UBC Theses and Dissertations

UBC Theses Logo

UBC Theses and Dissertations

Parameter estimation of stochastic nonlinear dynamic processes using multiple experimental data sets… Jang, Seunghee Shelly 2009

Your browser doesn't seem to have a PDF viewer, please download the PDF to view this item.

Notice for Google Chrome users:
If you are having trouble viewing or searching the PDF with Google Chrome, please download it here instead.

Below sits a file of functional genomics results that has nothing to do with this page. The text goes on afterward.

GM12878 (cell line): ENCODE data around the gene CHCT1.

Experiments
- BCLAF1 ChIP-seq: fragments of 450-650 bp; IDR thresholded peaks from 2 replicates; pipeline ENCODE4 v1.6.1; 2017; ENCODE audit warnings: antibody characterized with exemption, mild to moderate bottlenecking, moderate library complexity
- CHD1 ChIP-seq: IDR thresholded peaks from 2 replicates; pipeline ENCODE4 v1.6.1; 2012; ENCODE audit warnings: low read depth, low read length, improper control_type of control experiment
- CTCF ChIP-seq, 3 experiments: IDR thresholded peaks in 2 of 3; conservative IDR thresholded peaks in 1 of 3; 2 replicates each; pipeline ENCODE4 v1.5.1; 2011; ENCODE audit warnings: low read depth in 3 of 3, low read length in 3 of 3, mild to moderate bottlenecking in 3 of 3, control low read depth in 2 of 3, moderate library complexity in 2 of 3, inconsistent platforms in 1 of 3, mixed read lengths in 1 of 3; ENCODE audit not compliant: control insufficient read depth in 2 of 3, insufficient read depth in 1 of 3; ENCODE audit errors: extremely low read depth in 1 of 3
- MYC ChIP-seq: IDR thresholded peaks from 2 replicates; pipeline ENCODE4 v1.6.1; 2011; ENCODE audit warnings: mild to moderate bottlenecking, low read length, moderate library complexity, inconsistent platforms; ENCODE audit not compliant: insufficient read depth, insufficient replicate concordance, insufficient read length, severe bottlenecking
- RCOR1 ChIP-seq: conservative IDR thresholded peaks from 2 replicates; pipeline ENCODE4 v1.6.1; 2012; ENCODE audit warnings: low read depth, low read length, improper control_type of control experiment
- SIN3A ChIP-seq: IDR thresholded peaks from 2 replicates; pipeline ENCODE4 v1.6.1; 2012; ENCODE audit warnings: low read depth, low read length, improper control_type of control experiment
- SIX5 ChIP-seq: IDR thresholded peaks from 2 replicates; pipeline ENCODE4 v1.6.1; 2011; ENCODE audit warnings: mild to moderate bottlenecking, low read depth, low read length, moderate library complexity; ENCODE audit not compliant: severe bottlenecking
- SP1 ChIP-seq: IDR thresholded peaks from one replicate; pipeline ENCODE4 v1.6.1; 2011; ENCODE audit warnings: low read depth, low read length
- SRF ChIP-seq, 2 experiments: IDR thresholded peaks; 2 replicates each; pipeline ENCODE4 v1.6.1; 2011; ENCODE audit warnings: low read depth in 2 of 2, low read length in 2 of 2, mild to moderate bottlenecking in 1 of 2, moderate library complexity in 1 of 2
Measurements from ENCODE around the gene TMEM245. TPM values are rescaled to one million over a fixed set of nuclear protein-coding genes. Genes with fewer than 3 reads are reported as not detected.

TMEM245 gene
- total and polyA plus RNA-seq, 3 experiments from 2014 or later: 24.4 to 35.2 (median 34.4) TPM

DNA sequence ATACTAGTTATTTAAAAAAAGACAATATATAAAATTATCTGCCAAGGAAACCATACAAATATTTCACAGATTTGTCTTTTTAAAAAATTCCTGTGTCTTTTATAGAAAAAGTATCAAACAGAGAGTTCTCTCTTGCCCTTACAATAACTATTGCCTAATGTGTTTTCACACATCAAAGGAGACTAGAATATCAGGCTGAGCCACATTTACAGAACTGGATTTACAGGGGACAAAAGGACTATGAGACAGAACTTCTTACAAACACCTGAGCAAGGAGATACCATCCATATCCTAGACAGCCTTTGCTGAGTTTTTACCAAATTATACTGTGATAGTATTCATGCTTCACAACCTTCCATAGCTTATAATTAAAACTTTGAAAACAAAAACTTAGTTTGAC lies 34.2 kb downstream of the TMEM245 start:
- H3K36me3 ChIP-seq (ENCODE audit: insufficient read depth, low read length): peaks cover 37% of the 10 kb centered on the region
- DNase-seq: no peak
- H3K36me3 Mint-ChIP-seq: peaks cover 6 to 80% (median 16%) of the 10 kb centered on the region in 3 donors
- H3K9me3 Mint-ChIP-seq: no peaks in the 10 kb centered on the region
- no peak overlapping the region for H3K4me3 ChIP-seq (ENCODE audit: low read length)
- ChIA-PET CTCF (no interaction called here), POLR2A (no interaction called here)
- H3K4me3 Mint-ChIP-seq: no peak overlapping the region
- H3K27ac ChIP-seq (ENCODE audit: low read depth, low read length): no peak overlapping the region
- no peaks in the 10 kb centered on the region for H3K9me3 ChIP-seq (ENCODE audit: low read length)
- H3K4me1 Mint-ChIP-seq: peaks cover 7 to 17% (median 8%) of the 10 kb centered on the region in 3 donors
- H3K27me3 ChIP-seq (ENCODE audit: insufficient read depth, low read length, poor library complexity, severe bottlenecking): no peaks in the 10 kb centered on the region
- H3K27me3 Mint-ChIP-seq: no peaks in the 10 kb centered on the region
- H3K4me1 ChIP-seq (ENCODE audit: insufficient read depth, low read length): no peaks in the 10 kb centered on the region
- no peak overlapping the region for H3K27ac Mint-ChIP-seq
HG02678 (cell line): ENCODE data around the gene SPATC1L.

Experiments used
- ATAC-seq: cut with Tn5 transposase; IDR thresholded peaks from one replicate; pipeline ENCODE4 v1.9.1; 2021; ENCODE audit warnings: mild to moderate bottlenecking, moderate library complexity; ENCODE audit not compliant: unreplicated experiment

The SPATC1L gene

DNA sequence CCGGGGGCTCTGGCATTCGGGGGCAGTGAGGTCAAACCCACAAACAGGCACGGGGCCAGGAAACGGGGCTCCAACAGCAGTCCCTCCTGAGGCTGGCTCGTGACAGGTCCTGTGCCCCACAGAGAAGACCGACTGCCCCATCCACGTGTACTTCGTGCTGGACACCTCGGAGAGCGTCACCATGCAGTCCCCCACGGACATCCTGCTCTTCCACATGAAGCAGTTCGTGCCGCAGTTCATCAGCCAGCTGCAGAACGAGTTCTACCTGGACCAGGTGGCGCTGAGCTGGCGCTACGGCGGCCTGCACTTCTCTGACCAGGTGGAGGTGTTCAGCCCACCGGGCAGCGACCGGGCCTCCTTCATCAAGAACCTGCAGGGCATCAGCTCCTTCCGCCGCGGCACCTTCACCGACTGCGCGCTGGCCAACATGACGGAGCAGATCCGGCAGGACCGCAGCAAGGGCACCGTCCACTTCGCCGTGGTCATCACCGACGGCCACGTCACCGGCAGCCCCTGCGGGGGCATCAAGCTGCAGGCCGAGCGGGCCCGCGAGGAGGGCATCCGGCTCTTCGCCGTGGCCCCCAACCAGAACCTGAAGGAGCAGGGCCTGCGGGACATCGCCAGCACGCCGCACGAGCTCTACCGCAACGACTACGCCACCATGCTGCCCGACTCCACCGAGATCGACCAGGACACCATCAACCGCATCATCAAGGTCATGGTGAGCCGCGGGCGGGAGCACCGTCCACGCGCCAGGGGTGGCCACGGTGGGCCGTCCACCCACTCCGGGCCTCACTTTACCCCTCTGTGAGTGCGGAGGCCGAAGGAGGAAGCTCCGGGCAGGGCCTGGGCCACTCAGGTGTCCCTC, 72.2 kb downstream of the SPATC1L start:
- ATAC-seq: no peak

Item Metadata

Download

Media
24-ubc_2009_spring_jang_seunghee.pdf [ 2.49MB ]
Metadata
JSON: 24-1.0058616.json
JSON-LD: 24-1.0058616-ld.json
RDF/XML (Pretty): 24-1.0058616-rdf.xml
RDF/JSON: 24-1.0058616-rdf.json
Turtle: 24-1.0058616-turtle.txt
N-Triples: 24-1.0058616-rdf-ntriples.txt
Original Record: 24-1.0058616-source.json
Full Text
24-1.0058616-fulltext.txt
Citation
24-1.0058616.ris

Full Text